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Sunday, March 17, 2013

Henrik Lundqvist is Playing the Puck More


WINNIPEG – A new dimension of Henrik Lundqvist’s game is taking the Rangers goaltender in a direction he never thought he’d go: away from his own net.
In his eighth NHL season, with last year’s Vezina Trophy as the league’s top goalie increasing Lundqvist’s comfort level, the Blueshirts’ 31-year-old anchor is trying to become a puck-playing resource for his defensemen while remaining that reliable netminder.
“The last couple weeks I’ve been trying to play the puck more, not so much just firing the puck, but actually playing the puck,” Lundqvist told the Daily News Tuesday morning in Buffalo. “I talked to (goaltending coach Benoit Allaire) about it and we worked on it in practice a couple of times. I know I can play the puck, I just need to focus more on it in practice and also during the games to be more aware of what’s going on.”

It gives you another dimension as far as breakouts,” top-pair defenseman Ryan McDonagh said Wednesday morning in Winnipeg. “The forecheckers have to kind of read off which way he can go with it, forehand or backhand, and it slows down their speed and gives him more options. He can be simple and get it up towards the hash marks and away from the net and then bat it up there, or make the right read and get it to me or the left or right defenseman and have a big breakout. He’s been a lot better and a lot more confident, and he helps our chances getting out of the zone.”

The real person to ask whether Lundqvist has improved playing the puck, though, is veteran backup goaltender Martin Biron, well known throughout his career for frequent trips to the boards.
“Hank has been very, very good playing the puck,” Biron said Tuesday in Buffalo. “Guys have noticed … Playing it more doesn’t always mean playing it well, and sometimes, like for me, to keep it simpler now playing the puck makes me more efficient. I used to play the puck like 100 times more but I’d be (committing) turnovers all over the freaking defensive zone.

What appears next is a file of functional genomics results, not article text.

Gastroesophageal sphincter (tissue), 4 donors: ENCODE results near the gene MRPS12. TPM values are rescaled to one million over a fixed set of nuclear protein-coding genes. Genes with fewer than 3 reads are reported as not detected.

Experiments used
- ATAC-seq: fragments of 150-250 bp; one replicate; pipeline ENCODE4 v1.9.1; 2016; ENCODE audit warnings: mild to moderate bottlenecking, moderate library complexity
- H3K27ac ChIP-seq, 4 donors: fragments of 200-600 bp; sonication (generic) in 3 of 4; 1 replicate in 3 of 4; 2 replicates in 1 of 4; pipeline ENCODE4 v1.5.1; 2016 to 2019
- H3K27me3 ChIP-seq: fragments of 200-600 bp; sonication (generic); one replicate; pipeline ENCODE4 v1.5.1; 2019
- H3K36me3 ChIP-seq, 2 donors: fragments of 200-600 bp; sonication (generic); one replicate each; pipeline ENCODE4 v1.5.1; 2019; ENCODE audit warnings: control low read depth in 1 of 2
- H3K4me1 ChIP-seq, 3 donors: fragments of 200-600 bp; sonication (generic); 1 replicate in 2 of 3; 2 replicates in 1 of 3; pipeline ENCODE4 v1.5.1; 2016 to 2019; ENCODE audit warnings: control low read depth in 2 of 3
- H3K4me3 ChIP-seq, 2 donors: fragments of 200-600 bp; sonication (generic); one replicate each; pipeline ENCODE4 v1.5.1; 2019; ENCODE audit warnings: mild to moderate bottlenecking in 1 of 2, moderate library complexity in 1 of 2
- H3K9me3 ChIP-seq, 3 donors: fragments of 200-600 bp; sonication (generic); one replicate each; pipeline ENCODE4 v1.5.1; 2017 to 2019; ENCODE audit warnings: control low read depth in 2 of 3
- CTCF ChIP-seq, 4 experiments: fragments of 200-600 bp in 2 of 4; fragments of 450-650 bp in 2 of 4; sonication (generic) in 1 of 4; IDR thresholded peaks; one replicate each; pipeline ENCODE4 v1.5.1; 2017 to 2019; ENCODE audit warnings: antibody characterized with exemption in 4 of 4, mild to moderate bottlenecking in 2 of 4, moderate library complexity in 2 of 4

“Now I’m not playing it as much, but I’m more efficient, so you have to be careful,” Biron continued. “And I think that’s what Henke’s doing well, is he’s playing it a little bit more, but it hasn’t affected his efficiency (making saves), and he’s been more efficient that way, actually.”
“I think Marty’s rubbing off on him a little bit – Marty’s so good at it,” coach John Tortorella said Thursday in Winnipeg. “I think Hank has made some really good plays. His main focus needs to be to stop the puck. I don’t want him to step out of himself that way. But he has made some good plays. Certainly, when you have a goaltender that moves the puck, it creates problems for a forechecking team.”
Tortorella said Lundqvist helps the Rangers’ defensive zone breakouts “at times,” though, because he’s not above making mistakes either.
In the first period of Thursday’s 3-1 loss in Winnipeg, Lundqvist’s indecision on a dump-in left the puck sitting behind the goal – where defenseman Anton Stralman had taken the man and not the puck – and preceded a long Jets possession, a Rangers penalty and a Jets power play goal.
In the second period, though, Lundqvist flicked the puck around the boards from behind his net past a forechecking Jets forward to Marian Gaborik for a defensive-zone clear.
“I still need to improve, but I think it’s getting better,” Lundqvist said.

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